On the plus side, we had no sibling rivalry, as ds didn't really notice dd ariving, and has now forgotten what it was like without her. It was also quite a cheap option, as we already had a nanny, so no extra costs for the first few years. Much more complicated when ds started school, but dd goes there in Sept so that will make life easier again.

The best thing is that they are very close and spend most of the time playing together, so parenting is much easier now. We never have to worry about ds hurting dd as they are pretty much the same size. They also like to do the same things, and have pretty much the same access to things now (holiday clubs etc). We did have a double buggy for a while, followed by buggy board, and two lots of nappies etc. But then we also got rid of all of the baby stuff at once.

I have a four year gap between me and my nearest sister, and didn't have anything in common from when she went to big school until we both had kids at the same point, so I really didn't want a big gap. On the other hand my dh has a five year gap to his nearest sister and they were close as kids.

I have heard that a two - three year gap is the hardest (hitting terrible two's I guess), and I think that it also really depends if you are just going to have the two, or if you are going to have a bigger family.

It's horses for courses really. I'd recommend just seeing what happens, then you won't feel that if it doesn't work out perfectly you are to blame!

Milliways Sun 19-Jun-05 20:24:16

I once read "how tired do you want to be for how long?"

Do you do a sprint, get your breath & do it again, or run a marathon?

wishingchair Mon 20-Jun-05 13:25:33

Couldn't have said it better than milliways!!

We went through all of this last year when dd was 18 months, decided a 2.5 year gap was what we wanted, hey presto got pg, would be 2.5 years exactly ... then sadly lost the baby half way through. We're only now getting to the point of trying again and dd will be at least 3 + 4 months so guess what I'm trying to say is you really can't micro-manage it. If you get your heart set on a certain age gap then something like that happens, it takes quite a lot of readjusting. You have to go with the flow somewhat. Good luck!

NomDePlume Mon 20-Jun-05 13:30:33

Hi Bibiboo.

I have 2 DSs, who are 13 & 11.5 (18 months age gap exactly) and an almost 3 year old DD. We've found that when things are good between the boys, they are great, they get on well and everythings rosy. But the fact is that most of the time they don't get on and the result is always exhausting, irritating and blood-pressure soaring. Whereas things are always lovely between them and their little sister, who they have a 10 and 8 year age gap with respectively. For me, a big gap is preferable.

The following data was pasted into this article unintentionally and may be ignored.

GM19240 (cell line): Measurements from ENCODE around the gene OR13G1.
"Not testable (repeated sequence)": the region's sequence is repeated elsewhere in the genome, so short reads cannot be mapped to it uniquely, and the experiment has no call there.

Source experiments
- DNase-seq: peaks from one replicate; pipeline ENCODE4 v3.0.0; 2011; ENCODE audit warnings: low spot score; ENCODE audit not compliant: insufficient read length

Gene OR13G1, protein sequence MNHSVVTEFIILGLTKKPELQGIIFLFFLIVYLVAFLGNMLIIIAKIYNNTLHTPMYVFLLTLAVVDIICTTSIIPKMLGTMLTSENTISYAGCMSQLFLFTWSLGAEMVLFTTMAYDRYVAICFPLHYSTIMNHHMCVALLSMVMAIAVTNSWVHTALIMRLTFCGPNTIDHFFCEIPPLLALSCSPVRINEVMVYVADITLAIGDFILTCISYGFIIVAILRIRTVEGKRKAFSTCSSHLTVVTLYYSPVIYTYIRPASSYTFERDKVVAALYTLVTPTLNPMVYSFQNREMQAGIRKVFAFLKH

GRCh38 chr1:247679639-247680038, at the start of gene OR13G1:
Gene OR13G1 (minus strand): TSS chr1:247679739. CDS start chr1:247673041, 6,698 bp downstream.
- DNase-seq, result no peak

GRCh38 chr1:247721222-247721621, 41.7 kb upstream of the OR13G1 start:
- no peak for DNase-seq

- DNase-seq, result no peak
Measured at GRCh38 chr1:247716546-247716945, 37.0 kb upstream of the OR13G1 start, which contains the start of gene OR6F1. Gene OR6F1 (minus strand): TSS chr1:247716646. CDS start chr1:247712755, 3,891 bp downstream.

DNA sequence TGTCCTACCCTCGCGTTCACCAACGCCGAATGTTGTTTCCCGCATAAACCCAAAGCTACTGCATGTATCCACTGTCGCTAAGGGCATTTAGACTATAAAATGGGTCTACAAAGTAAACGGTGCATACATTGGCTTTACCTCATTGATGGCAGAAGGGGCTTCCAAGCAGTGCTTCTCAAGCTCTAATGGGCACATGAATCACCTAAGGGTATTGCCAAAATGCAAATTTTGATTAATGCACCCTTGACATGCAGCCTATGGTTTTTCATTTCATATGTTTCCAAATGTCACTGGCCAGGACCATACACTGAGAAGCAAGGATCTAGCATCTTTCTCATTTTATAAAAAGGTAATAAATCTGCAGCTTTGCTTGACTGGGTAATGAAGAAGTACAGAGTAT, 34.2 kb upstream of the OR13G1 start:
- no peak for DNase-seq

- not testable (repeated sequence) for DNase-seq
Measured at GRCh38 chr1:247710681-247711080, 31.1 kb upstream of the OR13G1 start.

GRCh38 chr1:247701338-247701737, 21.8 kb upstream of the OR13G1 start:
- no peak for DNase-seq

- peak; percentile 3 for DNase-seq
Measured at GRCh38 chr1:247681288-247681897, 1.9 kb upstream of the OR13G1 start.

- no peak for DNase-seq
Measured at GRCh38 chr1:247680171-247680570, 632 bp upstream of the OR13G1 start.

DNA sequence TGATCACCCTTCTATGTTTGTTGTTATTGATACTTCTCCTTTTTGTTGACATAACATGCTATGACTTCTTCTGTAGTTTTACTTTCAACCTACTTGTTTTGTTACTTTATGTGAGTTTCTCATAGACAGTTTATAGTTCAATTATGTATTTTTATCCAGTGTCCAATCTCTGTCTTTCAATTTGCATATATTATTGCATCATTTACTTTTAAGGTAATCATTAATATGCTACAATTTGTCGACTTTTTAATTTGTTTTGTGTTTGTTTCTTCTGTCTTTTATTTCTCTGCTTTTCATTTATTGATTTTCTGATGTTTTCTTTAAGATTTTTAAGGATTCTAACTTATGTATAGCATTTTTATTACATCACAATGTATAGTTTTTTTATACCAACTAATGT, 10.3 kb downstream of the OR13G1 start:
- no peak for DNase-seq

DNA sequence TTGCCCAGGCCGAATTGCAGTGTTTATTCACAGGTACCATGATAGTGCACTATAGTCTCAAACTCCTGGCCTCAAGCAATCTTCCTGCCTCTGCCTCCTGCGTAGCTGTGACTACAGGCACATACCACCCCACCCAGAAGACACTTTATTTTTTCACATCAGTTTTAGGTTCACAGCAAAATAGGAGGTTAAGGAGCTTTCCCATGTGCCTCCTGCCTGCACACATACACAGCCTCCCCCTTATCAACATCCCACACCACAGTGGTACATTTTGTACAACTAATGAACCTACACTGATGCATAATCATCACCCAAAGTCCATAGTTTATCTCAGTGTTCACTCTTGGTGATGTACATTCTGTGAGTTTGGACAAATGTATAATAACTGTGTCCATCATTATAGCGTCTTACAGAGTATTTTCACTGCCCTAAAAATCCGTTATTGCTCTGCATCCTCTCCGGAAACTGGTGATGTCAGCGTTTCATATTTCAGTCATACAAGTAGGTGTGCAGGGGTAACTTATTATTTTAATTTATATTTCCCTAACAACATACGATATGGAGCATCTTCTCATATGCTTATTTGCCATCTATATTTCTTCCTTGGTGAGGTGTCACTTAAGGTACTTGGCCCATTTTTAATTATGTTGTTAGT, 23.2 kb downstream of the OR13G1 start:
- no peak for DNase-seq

struts50 Mon 20-Jun-05 13:40:39

I'm having the same dilema -DS is 11 weeks old and I already want another - just depends on the c section scar for me. DS took 10 yrs to conceive so might not be able to - hence trying so quickly - that and my age

I think there are pros and cons to every age gap - just go for it.

Fimbo Mon 20-Jun-05 13:42:46

I have an age gap of 5.5yrs between my two. My dd (the eldest) was a dream baby, whilst my ds is the opposite!! The age gap works for us because my ds wants me all to himself and won't let his sister have a look in. Luckily because of her age she just accepts it and later when he is in bed she has "mummy and daddy time", when we make a fuss of her, read stories, play games etc without her brother butting in etc etc.

ninah Mon 20-Jun-05 13:47:32

There are so many imponderables, plus you don't always get what you plan for! I was banking on a 2 year gap but now up and running for 3, so glad to hear all the positive comments about that. You'll never know the other side of the coin. A lot depends on the children's personalities as well as your own. I remember really resenting my sister coming along when I was 6, on the other hand dss and ds have a 12 year gap and are great.

katierocket Mon 20-Jun-05 13:53:46

bibioo - I do think so much of it is personality. I have 3 brothers and sisters and probably get on best with my second brother who is 7 years older than me. That being said I think the 'standard' gap is around 2 years and i'm sure when they're younger that gap is good as tehy can play with each other quite well. A word of warning though - we wanted a 3 year gap but after a year of trying is more likely to be 5 years so don't automatically assume you'll get what you want!